KSU women’s basketball: A culture change in the making?


Then-sophomore point guard Alexa Golden dribbles past the Miami (OH) defense in a game at the M.A.C. Center Feb. 1, 2017. The Golden Flashes won 84-66.

Scott Lendak

Lucky? Miracle? Phenomenon?

Call it whatever you want, but after five years of losing, the Kent State women’s basketball team surprised everyone with a 19-13 record to win the Mid-American Conference East title.

Maybe it was a culture change in the making.

Perhaps it was because they had the fourth best scorer in women’s college basketball, Larissa Lurken.  Maybe it was the addition of first-year head coach Todd Starkey.

“He came in, and it was like he knew us for years,” senior guard Naddiyah Cross said. “We were like his long-lost daughters. He’s like a dad that yells at you during your game, then has dinner waiting for you when you get home.  He really cares about us.”

Losing can be contagious, but so can winning. Starkey and the Flashes believe that they can build off of their success.

Starkey would be the first one to admit that that Lurken was a big reason for Kent’s success last season. 

“We’re still trying to figure out how to play without Larissa,” Starkey said.  “She had the single best season in Kent State basketball history. We walked into games last year saying ‘we have Larissa with us, we’re going to be fine.’” 

But this year’s team has something that the team hasn’t had going into the season since 2010: confidence.

The Flashes now are held to a higher standard.

“The biggest difference this year is the expectations we have on ourselves,” forward McKenna Stevens said. “In practice stupid mistakes used to slide under the rug. That stuff is not OK now. Before we would just move on to the next drill if we messed up, but now we keep doing the same thing until we get it right.”

The Flashes were picked to finish last in the 2016-2017 season. This year the expectations are much higher.  Kent State lost its best player and is still picked to finish second in the MAC East.

“When I got here last year, my focus was to change the mentality towards winning,” Starkey said. “This team last year just hoped we could be in some games. Now we go into games expecting to win. Our upperclassmen have carried that mindset into this season. We expect to win a championship.”

The Flashes’ season ended last year in the Women’s National Invitational Tournament when they fell to Michigan 67-60. To the Flashes, it was more of a beginning than an end.

“I don’t think any of us realize what we did last year,” Golden said. “It’s crazy now to think about it though. We went from single-digit wins to tripling that in one year. If I took a step back I’d realize that what we did was extremely special.”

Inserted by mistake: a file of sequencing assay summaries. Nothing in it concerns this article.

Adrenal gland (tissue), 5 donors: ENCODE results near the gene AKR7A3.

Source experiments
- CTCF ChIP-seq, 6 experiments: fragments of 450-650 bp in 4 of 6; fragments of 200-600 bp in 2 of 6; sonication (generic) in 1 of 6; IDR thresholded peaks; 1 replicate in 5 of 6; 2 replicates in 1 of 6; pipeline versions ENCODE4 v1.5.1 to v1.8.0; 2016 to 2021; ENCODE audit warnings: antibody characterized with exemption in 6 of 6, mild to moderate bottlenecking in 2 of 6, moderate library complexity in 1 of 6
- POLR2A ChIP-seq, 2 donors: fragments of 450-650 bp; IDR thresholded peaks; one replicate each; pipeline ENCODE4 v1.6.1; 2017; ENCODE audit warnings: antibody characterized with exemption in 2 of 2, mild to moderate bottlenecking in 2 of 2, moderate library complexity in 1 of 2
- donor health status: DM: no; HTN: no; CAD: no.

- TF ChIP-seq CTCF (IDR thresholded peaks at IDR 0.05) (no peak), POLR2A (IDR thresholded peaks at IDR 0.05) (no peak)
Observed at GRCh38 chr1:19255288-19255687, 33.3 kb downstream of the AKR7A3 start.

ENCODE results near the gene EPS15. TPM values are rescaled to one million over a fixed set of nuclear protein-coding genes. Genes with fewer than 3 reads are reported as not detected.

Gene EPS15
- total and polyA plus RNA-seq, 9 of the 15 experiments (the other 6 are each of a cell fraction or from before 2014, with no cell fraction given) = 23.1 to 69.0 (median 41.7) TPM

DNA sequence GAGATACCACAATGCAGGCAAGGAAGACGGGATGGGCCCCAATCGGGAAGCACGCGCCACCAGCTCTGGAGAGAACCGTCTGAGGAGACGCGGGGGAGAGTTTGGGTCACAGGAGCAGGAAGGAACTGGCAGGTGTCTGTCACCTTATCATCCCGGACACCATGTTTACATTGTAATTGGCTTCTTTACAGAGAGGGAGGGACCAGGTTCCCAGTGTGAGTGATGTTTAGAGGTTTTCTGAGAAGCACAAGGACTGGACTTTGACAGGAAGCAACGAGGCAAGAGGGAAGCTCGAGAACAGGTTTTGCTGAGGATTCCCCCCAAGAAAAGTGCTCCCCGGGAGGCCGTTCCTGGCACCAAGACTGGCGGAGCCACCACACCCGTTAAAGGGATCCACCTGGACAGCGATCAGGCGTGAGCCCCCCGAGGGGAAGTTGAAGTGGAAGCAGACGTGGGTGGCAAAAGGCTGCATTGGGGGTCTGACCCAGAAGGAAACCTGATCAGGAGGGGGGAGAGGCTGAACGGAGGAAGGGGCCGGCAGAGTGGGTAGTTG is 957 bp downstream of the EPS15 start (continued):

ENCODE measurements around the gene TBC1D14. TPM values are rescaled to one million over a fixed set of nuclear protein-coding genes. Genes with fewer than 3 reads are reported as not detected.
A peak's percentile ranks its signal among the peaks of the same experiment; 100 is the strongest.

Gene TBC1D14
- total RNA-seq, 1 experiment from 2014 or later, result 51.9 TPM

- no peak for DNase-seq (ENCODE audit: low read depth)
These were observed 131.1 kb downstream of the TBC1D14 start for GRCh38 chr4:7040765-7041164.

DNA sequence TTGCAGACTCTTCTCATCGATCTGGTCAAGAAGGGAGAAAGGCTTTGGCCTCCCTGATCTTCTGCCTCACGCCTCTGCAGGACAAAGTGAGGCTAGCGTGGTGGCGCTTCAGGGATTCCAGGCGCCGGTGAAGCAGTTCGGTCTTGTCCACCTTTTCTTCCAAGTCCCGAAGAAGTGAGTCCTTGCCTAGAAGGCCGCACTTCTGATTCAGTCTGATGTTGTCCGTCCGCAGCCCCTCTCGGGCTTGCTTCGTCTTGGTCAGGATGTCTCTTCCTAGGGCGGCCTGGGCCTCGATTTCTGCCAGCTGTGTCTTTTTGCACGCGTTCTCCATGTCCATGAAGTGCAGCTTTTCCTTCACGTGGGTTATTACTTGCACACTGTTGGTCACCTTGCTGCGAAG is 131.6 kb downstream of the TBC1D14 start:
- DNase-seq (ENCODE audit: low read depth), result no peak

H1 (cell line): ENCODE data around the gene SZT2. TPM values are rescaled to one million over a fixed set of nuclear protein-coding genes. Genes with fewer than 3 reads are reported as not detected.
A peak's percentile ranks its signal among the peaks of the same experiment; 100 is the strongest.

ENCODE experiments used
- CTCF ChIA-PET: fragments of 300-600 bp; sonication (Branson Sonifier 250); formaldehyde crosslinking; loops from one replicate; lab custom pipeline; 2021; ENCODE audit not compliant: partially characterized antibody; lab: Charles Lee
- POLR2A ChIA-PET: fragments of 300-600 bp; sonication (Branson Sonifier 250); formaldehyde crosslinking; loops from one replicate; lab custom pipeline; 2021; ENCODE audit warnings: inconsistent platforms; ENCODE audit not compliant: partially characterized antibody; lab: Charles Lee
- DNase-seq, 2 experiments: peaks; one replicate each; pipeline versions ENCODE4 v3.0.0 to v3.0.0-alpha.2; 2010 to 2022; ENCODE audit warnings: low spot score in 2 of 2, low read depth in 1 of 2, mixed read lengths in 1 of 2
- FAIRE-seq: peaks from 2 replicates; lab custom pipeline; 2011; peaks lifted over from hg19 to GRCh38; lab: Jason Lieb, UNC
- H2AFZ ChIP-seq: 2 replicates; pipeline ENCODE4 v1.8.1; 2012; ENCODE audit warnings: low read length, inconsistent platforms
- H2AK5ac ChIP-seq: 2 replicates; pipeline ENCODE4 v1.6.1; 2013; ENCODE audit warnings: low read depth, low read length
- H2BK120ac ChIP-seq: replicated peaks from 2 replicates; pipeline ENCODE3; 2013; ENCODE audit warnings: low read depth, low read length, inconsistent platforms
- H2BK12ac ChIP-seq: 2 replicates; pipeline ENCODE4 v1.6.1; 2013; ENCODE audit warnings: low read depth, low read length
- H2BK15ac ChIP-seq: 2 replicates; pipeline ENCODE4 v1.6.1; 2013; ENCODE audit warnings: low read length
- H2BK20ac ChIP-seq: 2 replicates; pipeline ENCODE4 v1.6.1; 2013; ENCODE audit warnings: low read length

Recruiting is perhaps the most important part of maintaining success. The Flashes’ winning season gives them a chance to compete with bigger schools to get big recruits.

The Flashes announced five 2018 recruits this week. Perhaps the team’s best class ever.

“Last season’s success is a huge selling point for recruits,” Starkey said. “When families of recruits look at what we’ve been able to do in a short period of time, it gives them confidence in the program and coaching staff.”

Starkey believes they have recruited a strong nucleus to build the future around. The players are proud that they have contributed to future success as well.

“It’s extremely important to maintain a winning culture for years after we leave,” Cross said. “I’ve been through the multiple years of not being good. We know what that feels like and how much it affects the people that were previously here. You want to look back and still be proud of Kent State women’s basketball.” 

Players on the current team have experienced change as well. Before last season, players hesitated to tell people they were on the team. They almost hid from the exposure of being a part of a losing team.

“The worst thing was going to an elementary school,” junior guard Alexa Golden said. “Kids would ask us if we were good. We’d just be like, ‘We’re going to try to be good this year.’ That was probably the worst thing. It means a lot that people recognize us now and it’s not embarrassing.”

Now they realize that they are a part of something special.

“They almost seemed embarrassed before last year,” Starkey said. “Now people are starting to ask them to do more stuff in the community.  They are carrying themselves not in an over-confident way, but just in a way that we are proud to represent this program and school.” 

Starkey wants to make women’s basketball a sport that students support on a nightly basis.

“Several people came up to us last year and said they enjoy watching us play,” Starkey said. “That makes me happy that there is some buzz around these girls.  They play hard. They play at a high level. They want to win, and a lot of the time they’re winning now.” 

He wants women’s basketball to become a cool thing to do. Considering how he turned things around last year, it’s tough to doubt him when he sets a goal. 

“Coach Starkey and the assistants brought a different attitude and culture to this team,” Stevens said. “Our team was completely separated. We were shattered as a team even though we all cared about each other. Coach Starkey brought us all back together.”

There is no denying the difference from last year.

“We have the atmosphere where we know we can win,” Cross said. “We don’t just hope we can win, but now we want to win every game we play in. And that’s what we should feel. We are the team that turned things around.”